Longview Sav. & Loan Ass'n v. Nabours, 9227

Citation673 S.W.2d 357
Decision Date12 June 1984
Docket NumberNo. 9227,9227
PartiesLONGVIEW SAVINGS & LOAN ASSOCIATION and Jerry W. Hill, Substitute Trustee, Appellants, v. Nick NABOURS and Wife, Suzanne Nabours, Appellees.
CourtCourt of Appeals of Texas

Page 357

673 S.W.2d 357
LONGVIEW SAVINGS & LOAN ASSOCIATION and Jerry W. Hill,
Substitute Trustee, Appellants,
v.
Nick NABOURS and Wife, Suzanne Nabours, Appellees.
No. 9227.
Court of Appeals of Texas,
Texarkana.
June 12, 1984.

Page 359

Earl Roberts, Jr., Jerry W. Hill, Longview, for appellants.

Kenneth L. Ross, Longview, for appellees.

CORNELIUS, Chief Justice.

Longview Savings, successor to Metropolitan Savings, appeals from a district court judgment granting Mr. and Mrs. Nick Nabours exemplary damages, attorney's fees, and a permanent injunction prohibiting the foreclosure of a deed of trust lien. The controversy arose when Longview Savings threatened foreclosure of its lien on the Nabourses' home, and they brought suit alleging that Longview Savings was guilty of common law fraud, violation of the Texas Deceptive Trade Practices Act 1 and had waived its right to foreclose. The jury found that Longview Savings had waived its right to foreclose, made false statements in its foreclosure notices, represented that its deed of trust involved rights and obligations it did not have, and acted with malice. The jury found no actual damages but found $126,200.00 punitive damages. Longview Savings contends inter alia that Mr. and Mrs. Nabours' deceptive trade practices cause of action failed because they were not consumers within the meaning of the Act, punitive damages and attorney's fees were not allowable, and there is no evidence or insufficient evidence to support the jury findings of waiver.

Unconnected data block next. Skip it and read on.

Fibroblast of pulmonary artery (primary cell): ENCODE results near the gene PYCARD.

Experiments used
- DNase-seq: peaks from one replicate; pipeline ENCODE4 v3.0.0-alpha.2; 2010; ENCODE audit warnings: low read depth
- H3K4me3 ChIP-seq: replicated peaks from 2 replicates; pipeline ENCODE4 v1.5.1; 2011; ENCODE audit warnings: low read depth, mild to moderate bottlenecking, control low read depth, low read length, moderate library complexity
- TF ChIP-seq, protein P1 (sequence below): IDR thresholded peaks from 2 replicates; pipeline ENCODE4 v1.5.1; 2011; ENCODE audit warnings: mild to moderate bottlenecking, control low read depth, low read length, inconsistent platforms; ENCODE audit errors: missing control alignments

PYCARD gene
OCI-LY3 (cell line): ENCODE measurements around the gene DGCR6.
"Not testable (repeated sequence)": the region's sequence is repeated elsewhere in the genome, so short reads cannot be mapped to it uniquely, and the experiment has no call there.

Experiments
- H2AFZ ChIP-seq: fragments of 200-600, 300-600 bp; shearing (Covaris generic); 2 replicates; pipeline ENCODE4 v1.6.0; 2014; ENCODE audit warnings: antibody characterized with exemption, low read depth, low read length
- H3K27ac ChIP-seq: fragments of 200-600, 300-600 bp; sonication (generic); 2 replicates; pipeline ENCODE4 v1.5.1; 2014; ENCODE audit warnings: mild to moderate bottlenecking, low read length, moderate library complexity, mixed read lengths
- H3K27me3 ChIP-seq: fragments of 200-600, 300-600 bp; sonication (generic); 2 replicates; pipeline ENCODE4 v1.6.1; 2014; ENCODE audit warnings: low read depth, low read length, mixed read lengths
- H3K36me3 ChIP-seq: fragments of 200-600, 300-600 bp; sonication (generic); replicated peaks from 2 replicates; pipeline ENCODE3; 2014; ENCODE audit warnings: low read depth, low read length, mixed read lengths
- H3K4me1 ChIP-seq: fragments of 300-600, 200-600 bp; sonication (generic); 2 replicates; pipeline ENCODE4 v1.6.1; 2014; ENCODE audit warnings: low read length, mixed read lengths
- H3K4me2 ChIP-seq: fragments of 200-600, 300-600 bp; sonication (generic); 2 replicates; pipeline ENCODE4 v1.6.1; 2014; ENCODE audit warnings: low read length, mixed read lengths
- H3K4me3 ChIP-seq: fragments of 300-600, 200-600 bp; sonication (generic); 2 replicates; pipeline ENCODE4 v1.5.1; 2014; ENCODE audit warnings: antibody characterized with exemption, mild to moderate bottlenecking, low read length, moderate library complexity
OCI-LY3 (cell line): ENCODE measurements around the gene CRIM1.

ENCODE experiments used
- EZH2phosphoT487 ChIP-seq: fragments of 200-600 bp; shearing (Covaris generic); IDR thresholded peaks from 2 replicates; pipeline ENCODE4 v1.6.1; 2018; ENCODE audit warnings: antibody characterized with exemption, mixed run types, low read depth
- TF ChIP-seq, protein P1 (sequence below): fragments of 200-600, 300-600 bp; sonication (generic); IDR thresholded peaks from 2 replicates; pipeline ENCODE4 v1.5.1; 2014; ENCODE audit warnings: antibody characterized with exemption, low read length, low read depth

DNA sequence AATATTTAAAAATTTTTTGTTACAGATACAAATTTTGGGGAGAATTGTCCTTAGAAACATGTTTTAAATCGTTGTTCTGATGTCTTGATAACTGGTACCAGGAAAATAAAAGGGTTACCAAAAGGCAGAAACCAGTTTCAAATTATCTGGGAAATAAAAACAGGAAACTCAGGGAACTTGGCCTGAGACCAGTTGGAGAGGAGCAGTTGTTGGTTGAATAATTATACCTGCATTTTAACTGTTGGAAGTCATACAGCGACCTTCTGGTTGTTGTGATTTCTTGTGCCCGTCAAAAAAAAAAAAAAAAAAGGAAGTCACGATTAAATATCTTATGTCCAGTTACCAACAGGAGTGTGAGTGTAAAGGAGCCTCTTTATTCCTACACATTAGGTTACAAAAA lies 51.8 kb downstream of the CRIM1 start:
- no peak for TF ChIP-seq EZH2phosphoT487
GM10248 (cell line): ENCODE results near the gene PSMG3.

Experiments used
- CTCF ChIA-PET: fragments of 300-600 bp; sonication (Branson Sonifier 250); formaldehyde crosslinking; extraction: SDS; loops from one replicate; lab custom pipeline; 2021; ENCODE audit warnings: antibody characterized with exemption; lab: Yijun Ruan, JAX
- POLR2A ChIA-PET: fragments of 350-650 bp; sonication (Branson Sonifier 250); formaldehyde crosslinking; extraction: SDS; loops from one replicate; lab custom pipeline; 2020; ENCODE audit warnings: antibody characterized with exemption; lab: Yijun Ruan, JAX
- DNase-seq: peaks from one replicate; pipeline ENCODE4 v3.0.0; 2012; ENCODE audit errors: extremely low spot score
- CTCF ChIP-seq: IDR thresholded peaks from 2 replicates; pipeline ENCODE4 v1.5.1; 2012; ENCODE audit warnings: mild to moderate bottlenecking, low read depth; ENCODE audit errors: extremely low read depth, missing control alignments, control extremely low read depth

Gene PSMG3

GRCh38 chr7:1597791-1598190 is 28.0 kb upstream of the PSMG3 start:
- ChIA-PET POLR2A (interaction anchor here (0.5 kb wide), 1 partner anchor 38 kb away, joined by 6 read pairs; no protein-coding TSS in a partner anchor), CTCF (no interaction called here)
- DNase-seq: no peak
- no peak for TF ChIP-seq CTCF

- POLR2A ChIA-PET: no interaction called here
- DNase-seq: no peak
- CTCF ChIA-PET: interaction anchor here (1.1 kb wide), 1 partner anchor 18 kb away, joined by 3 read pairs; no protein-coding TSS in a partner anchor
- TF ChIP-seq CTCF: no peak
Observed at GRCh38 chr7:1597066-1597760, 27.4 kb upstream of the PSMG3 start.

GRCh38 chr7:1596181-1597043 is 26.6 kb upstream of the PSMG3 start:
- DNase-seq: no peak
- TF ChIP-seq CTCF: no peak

Mr. Nabours had previously dealt with Metropolitan Savings when, in 1980, he purchased the Clyburn home on which Metropolitan held a deed of trust lien similar to the one in issue. In connection with that sale Metropolitan's vice-president, Terry Irick, waived the requirement of its deed of trust that it consent to any sale, and assured Nabours it did not escalate or foreclose when sales were made without its consent, even though formal notice to the contrary might be given. Irick said:

... We may respond (to notice of purchase without assumption) and we may not .... Even if we do, it would just be a formality, don't worry about it. (Parentheses supplied.)

Alfred Burke owned a house on which Metropolitan held a note and deed of trust which contained a consent requirement as follows:

"The Grantors further agree that they will not make any voluntary inter vivos transfer of the premises or any part thereof without first obtaining the written consent of the mortgagee. Any such transfer, if the mortgagee shall not so consent, shall constitute a default under the terms of this instrument ...."

Mr. and Mrs. Nabours wanted to buy the Burke house but did not want to assume the mortgage at an increased interest rate, so Burke agreed to finance the sale with a "wrap around" mortgage. On February 23, 1981, Burke's attorney wrote to Metropolitan requesting its consent to the sale. Metropolitan wrote back on March 4, 1981 stating:

This Association has a long established policy that it will not consent to the

Page 360

transfer of any property on which it holds a Deed of Trust lien without certain steps being taken by the seller and prospective buyer.